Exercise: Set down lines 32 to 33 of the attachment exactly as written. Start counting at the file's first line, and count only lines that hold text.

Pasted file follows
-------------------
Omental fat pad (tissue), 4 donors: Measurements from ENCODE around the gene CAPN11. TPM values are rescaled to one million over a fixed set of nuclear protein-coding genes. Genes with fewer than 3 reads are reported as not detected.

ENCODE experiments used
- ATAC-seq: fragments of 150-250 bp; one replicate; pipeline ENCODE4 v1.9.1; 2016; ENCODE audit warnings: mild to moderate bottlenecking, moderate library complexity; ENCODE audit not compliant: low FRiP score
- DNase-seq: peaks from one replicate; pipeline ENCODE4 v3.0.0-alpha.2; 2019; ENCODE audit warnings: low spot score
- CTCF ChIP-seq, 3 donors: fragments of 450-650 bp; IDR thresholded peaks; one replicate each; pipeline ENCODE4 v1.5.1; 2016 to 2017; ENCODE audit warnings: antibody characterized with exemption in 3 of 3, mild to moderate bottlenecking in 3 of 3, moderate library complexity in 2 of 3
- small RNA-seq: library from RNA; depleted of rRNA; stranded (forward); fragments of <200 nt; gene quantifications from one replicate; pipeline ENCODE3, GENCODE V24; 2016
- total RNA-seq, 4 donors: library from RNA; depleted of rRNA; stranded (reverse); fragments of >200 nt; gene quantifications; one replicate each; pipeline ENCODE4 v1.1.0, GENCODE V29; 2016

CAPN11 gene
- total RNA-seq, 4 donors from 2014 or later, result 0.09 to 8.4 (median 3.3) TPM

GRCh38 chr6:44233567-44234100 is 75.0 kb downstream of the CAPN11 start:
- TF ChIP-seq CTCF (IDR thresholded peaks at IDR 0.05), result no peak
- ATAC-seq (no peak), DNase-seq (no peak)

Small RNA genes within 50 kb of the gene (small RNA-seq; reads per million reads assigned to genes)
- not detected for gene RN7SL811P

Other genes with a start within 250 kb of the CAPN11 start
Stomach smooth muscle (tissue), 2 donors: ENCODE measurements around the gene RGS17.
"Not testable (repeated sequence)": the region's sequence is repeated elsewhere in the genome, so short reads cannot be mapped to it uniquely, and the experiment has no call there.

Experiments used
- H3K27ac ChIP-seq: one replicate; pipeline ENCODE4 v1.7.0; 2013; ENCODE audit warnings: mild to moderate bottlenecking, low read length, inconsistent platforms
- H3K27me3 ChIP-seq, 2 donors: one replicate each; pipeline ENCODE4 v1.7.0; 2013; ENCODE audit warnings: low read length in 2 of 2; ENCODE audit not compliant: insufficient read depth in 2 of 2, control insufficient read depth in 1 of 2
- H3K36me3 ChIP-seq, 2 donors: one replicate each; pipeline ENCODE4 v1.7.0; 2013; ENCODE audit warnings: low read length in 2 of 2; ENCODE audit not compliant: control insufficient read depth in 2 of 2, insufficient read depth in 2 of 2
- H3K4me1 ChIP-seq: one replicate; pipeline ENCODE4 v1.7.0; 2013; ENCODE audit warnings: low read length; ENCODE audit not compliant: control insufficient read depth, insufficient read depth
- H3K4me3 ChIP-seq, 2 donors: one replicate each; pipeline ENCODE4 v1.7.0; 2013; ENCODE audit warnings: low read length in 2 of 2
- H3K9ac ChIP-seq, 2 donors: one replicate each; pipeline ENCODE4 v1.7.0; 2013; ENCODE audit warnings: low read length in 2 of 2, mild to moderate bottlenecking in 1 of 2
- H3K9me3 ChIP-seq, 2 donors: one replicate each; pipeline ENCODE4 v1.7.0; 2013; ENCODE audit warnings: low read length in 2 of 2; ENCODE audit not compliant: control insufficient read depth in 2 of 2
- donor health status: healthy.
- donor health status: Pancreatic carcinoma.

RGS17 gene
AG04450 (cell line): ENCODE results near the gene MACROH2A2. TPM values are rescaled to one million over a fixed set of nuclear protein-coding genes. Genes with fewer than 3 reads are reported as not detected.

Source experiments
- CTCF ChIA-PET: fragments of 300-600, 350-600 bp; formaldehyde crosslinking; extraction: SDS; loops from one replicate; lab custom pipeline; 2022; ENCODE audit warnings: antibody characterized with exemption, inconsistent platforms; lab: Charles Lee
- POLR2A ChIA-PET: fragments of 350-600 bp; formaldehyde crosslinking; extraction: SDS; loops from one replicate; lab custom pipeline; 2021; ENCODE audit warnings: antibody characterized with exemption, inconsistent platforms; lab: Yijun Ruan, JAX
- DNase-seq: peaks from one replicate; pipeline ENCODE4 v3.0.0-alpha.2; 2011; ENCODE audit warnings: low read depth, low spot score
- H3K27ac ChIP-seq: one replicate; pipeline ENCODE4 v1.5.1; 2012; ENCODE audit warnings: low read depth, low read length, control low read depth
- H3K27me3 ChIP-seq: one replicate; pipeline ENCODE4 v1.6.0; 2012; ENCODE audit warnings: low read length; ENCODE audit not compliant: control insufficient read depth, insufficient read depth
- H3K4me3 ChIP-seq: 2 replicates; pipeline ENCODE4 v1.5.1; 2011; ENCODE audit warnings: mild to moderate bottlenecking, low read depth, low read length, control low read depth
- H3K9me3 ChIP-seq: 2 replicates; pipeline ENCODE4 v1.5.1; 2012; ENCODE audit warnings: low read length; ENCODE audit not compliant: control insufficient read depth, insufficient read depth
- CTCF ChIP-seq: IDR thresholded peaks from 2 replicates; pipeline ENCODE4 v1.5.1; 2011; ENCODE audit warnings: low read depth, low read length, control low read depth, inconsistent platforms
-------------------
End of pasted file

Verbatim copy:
- POLR2A ChIA-PET: fragments of 350-600 bp; formaldehyde crosslinking; extraction: SDS; loops from one replicate; lab custom pipeline; 2021; ENCODE audit warnings: antibody characterized with exemption, inconsistent platforms; lab: Yijun Ruan, JAX
- DNase-seq: peaks from one replicate; pipeline ENCODE4 v3.0.0-alpha.2; 2011; ENCODE audit warnings: low read depth, low spot score